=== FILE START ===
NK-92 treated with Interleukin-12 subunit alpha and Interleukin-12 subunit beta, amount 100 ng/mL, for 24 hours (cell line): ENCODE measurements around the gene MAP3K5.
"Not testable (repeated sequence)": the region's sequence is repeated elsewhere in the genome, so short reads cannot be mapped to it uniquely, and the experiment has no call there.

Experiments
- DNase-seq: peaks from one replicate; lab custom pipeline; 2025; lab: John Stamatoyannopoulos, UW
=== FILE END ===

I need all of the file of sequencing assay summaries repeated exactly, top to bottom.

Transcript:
NK-92 treated with Interleukin-12 subunit alpha and Interleukin-12 subunit beta, amount 100 ng/mL, for 24 hours (cell line): ENCODE measurements around the gene MAP3K5.
"Not testable (repeated sequence)": the region's sequence is repeated elsewhere in the genome, so short reads cannot be mapped to it uniquely, and the experiment has no call there.

Experiments
- DNase-seq: peaks from one replicate; lab custom pipeline; 2025; lab: John Stamatoyannopoulos, UW